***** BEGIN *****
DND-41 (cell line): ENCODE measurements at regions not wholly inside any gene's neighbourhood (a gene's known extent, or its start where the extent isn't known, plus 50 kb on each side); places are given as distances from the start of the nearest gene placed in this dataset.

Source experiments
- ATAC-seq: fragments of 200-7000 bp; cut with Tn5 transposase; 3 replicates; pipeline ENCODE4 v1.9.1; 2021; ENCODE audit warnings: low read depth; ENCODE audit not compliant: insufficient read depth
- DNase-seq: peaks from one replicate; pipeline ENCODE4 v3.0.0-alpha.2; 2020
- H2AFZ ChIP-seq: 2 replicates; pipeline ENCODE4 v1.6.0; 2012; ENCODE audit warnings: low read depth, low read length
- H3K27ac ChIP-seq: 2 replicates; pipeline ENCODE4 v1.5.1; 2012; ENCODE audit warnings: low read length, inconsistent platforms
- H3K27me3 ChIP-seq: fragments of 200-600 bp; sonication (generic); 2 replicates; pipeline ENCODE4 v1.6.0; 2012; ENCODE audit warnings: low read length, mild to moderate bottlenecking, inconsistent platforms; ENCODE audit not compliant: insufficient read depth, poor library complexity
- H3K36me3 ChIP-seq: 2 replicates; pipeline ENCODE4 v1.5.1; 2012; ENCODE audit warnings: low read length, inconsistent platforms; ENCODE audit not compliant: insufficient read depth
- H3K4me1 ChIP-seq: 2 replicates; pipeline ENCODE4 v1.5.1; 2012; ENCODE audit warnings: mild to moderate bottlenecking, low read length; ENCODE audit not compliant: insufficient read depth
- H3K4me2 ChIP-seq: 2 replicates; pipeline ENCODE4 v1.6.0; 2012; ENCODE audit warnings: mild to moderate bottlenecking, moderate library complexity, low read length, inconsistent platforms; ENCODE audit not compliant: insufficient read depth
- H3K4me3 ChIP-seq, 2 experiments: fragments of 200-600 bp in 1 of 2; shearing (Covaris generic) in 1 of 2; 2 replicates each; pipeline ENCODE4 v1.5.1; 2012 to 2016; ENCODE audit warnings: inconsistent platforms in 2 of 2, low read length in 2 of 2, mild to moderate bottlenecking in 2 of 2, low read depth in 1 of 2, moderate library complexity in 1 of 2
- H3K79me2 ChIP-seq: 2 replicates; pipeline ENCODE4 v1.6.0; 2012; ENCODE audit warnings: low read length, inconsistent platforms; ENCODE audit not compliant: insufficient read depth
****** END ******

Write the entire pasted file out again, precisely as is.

DND-41 (cell line): ENCODE measurements at regions not wholly inside any gene's neighbourhood (a gene's known extent, or its start where the extent isn't known, plus 50 kb on each side); places are given as distances from the start of the nearest gene placed in this dataset.

Source experiments
- ATAC-seq: fragments of 200-7000 bp; cut with Tn5 transposase; 3 replicates; pipeline ENCODE4 v1.9.1; 2021; ENCODE audit warnings: low read depth; ENCODE audit not compliant: insufficient read depth
- DNase-seq: peaks from one replicate; pipeline ENCODE4 v3.0.0-alpha.2; 2020
- H2AFZ ChIP-seq: 2 replicates; pipeline ENCODE4 v1.6.0; 2012; ENCODE audit warnings: low read depth, low read length
- H3K27ac ChIP-seq: 2 replicates; pipeline ENCODE4 v1.5.1; 2012; ENCODE audit warnings: low read length, inconsistent platforms
- H3K27me3 ChIP-seq: fragments of 200-600 bp; sonication (generic); 2 replicates; pipeline ENCODE4 v1.6.0; 2012; ENCODE audit warnings: low read length, mild to moderate bottlenecking, inconsistent platforms; ENCODE audit not compliant: insufficient read depth, poor library complexity
- H3K36me3 ChIP-seq: 2 replicates; pipeline ENCODE4 v1.5.1; 2012; ENCODE audit warnings: low read length, inconsistent platforms; ENCODE audit not compliant: insufficient read depth
- H3K4me1 ChIP-seq: 2 replicates; pipeline ENCODE4 v1.5.1; 2012; ENCODE audit warnings: mild to moderate bottlenecking, low read length; ENCODE audit not compliant: insufficient read depth
- H3K4me2 ChIP-seq: 2 replicates; pipeline ENCODE4 v1.6.0; 2012; ENCODE audit warnings: mild to moderate bottlenecking, moderate library complexity, low read length, inconsistent platforms; ENCODE audit not compliant: insufficient read depth
- H3K4me3 ChIP-seq, 2 experiments: fragments of 200-600 bp in 1 of 2; shearing (Covaris generic) in 1 of 2; 2 replicates each; pipeline ENCODE4 v1.5.1; 2012 to 2016; ENCODE audit warnings: inconsistent platforms in 2 of 2, low read length in 2 of 2, mild to moderate bottlenecking in 2 of 2, low read depth in 1 of 2, moderate library complexity in 1 of 2
- H3K79me2 ChIP-seq: 2 replicates; pipeline ENCODE4 v1.6.0; 2012; ENCODE audit warnings: low read length, inconsistent platforms; ENCODE audit not compliant: insufficient read depth